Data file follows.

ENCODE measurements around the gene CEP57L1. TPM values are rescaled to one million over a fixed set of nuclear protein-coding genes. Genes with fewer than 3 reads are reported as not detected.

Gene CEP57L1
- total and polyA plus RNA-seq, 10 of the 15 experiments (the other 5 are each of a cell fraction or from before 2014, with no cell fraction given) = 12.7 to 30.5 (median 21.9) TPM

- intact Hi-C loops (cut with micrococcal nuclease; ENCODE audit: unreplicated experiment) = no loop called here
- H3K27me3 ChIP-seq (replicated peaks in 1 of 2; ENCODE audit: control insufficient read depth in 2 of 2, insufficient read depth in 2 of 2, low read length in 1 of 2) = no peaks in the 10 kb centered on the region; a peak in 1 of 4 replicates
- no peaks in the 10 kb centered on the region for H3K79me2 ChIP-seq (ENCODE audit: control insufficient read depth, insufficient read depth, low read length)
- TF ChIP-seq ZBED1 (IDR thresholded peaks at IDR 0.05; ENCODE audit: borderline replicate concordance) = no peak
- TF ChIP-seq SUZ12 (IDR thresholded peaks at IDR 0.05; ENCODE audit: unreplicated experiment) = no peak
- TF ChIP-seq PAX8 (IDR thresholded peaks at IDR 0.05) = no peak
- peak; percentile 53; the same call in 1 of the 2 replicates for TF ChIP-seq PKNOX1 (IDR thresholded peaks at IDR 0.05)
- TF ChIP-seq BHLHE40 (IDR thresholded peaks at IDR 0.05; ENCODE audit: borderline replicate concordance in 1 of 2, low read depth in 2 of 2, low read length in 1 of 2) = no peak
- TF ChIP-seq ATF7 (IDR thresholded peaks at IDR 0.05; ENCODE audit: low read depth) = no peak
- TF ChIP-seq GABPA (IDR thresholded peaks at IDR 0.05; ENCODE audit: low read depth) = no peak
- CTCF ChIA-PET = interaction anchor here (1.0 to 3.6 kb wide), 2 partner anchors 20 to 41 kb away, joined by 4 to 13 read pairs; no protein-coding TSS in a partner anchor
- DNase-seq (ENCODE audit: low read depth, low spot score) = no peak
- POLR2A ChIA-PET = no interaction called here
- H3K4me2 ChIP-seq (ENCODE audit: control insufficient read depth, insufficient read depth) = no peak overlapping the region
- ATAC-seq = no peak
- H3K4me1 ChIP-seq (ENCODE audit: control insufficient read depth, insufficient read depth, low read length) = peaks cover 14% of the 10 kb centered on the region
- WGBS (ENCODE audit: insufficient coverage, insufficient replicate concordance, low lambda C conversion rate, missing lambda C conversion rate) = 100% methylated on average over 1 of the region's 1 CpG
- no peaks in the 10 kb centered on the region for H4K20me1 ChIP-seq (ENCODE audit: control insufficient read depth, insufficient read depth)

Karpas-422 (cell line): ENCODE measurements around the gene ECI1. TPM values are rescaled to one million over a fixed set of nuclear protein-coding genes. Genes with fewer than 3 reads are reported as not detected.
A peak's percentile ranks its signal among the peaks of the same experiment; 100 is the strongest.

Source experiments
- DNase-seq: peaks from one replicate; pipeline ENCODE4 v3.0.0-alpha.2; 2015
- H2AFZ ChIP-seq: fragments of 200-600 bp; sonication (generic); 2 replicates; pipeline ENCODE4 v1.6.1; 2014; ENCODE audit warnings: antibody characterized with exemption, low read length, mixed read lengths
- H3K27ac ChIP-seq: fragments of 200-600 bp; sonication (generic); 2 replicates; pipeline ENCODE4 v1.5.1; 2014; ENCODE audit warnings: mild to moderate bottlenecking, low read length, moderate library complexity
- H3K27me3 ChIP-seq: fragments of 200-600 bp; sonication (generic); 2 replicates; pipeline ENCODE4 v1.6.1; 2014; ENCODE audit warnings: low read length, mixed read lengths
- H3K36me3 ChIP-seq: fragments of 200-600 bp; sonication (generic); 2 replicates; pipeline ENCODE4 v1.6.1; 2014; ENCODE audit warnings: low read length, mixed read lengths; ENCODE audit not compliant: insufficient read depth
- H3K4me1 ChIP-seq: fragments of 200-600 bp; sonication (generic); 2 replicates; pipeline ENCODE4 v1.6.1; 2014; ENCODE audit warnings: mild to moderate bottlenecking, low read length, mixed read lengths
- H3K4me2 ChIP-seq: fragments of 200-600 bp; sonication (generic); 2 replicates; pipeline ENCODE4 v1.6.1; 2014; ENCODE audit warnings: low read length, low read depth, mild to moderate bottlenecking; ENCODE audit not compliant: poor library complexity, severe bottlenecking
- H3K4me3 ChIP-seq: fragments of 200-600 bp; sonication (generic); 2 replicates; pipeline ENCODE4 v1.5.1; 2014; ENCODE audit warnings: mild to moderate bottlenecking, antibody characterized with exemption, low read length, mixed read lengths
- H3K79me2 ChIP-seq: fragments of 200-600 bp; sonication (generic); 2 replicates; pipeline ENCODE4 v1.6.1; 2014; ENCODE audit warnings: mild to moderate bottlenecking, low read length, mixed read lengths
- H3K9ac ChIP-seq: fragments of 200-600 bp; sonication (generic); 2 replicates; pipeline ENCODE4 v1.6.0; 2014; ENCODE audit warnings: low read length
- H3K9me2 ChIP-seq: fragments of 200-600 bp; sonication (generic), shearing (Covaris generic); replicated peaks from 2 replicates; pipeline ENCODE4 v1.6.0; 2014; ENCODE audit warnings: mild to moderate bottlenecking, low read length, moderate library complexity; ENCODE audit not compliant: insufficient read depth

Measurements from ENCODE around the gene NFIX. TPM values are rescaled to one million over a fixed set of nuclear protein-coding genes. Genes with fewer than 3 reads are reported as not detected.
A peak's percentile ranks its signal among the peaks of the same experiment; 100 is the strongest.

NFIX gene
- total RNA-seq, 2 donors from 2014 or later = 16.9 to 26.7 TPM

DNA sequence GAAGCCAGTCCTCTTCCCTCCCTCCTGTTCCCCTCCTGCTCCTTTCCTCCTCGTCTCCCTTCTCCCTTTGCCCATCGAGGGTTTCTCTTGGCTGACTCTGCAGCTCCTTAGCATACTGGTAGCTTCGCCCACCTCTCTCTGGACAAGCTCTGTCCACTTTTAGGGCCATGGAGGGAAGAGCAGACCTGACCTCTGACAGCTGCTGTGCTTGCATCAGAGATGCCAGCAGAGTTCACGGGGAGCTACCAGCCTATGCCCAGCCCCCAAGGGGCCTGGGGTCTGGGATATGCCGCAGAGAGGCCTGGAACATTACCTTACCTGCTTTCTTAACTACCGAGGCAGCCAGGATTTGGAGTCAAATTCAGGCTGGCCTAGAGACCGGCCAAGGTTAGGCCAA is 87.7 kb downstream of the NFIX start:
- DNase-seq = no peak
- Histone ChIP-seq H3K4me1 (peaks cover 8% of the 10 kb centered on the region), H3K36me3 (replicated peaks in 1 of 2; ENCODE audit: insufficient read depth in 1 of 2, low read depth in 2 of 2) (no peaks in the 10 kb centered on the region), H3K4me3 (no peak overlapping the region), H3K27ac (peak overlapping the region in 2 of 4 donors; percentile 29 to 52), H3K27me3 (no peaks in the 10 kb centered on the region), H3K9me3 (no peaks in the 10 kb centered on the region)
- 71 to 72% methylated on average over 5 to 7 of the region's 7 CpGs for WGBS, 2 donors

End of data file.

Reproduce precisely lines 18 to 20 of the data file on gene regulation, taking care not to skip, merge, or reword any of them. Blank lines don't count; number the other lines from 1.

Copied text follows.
- ATAC-seq = no peak
- H3K4me1 ChIP-seq (ENCODE audit: control insufficient read depth, insufficient read depth, low read length) = peaks cover 14% of the 10 kb centered on the region
- WGBS (ENCODE audit: insufficient coverage, insufficient replicate concordance, low lambda C conversion rate, missing lambda C conversion rate) = 100% methylated on average over 1 of the region's 1 CpG